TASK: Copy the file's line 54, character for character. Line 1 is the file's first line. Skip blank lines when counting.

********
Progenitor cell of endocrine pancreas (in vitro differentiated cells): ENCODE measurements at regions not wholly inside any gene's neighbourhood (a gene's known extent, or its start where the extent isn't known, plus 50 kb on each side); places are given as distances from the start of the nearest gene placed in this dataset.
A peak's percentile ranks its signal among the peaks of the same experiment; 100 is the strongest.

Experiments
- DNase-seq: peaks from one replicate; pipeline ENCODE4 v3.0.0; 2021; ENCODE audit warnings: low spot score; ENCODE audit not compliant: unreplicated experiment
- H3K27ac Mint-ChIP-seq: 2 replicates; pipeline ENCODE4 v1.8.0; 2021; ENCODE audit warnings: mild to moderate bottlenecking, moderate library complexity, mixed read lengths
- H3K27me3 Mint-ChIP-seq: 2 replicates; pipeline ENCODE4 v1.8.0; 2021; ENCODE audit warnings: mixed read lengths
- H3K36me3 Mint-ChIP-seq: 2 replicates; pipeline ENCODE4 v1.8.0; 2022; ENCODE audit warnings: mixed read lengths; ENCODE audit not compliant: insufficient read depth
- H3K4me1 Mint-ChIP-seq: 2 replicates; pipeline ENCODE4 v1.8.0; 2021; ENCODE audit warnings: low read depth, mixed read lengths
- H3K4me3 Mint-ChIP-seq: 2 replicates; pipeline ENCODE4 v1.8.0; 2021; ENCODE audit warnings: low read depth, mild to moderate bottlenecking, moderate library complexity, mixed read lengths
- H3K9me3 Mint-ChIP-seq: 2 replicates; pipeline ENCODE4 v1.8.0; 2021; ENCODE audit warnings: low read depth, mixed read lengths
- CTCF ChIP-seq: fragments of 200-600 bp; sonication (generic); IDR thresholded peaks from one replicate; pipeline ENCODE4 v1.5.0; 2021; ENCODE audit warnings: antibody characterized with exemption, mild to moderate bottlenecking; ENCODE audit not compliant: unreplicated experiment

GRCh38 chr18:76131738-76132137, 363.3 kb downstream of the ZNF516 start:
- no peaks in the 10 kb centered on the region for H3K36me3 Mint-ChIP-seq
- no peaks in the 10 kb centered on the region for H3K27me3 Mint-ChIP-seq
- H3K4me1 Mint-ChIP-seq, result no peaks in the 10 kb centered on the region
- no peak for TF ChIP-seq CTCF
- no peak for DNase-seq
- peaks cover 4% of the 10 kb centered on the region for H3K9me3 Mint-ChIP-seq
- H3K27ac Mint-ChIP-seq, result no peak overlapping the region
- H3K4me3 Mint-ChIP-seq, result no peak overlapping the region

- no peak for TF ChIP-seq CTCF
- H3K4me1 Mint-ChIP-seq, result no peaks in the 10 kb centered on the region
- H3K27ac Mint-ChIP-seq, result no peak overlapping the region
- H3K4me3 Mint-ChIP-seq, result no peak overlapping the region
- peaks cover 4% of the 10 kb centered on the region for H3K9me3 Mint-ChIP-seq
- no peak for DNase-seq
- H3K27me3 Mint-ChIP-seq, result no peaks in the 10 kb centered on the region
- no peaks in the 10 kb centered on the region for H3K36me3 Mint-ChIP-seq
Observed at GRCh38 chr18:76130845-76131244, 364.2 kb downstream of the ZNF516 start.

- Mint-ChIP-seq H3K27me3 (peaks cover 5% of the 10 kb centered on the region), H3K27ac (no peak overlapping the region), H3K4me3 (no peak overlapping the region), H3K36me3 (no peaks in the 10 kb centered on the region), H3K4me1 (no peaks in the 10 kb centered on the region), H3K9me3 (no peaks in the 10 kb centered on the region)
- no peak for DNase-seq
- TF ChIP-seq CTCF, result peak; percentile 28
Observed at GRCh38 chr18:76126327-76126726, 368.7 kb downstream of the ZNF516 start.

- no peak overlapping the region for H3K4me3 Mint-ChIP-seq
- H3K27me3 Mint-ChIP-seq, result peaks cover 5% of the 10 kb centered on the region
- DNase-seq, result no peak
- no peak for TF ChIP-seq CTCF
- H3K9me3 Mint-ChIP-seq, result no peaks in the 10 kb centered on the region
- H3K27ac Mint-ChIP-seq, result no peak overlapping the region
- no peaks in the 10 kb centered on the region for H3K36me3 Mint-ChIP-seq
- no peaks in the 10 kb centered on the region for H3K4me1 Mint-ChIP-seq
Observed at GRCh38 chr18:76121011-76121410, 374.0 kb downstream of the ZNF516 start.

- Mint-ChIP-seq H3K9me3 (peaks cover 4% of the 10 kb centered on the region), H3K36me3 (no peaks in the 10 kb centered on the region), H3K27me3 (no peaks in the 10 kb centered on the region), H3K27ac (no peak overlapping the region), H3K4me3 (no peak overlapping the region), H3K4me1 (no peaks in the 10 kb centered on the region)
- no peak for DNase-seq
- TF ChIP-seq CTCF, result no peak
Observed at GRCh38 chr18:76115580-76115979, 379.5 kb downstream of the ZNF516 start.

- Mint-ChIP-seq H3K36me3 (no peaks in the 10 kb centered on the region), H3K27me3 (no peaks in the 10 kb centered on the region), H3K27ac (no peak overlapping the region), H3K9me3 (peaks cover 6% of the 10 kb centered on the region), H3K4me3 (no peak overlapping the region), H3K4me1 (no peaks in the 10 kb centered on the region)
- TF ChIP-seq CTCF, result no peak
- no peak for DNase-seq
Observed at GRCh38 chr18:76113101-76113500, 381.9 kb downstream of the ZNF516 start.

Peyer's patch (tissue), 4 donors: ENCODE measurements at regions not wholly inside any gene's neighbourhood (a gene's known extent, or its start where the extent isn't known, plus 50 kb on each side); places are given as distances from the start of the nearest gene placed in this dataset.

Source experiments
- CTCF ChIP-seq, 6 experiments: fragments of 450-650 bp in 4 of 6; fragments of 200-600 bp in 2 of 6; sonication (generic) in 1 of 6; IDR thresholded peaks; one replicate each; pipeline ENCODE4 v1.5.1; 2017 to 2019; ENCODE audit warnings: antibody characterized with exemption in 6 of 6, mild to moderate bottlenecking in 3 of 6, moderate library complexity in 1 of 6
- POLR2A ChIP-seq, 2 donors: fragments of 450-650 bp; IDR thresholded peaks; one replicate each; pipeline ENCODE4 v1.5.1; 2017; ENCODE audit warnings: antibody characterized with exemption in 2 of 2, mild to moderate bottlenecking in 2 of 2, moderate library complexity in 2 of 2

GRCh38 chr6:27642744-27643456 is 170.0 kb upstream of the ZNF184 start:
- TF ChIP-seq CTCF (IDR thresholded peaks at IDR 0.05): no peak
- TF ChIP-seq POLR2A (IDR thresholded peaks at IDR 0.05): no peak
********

- POLR2A ChIP-seq, 2 donors: fragments of 450-650 bp; IDR thresholded peaks; one replicate each; pipeline ENCODE4 v1.5.1; 2017; ENCODE audit warnings: antibody characterized with exemption in 2 of 2, mild to moderate bottlenecking in 2 of 2, moderate library complexity in 2 of 2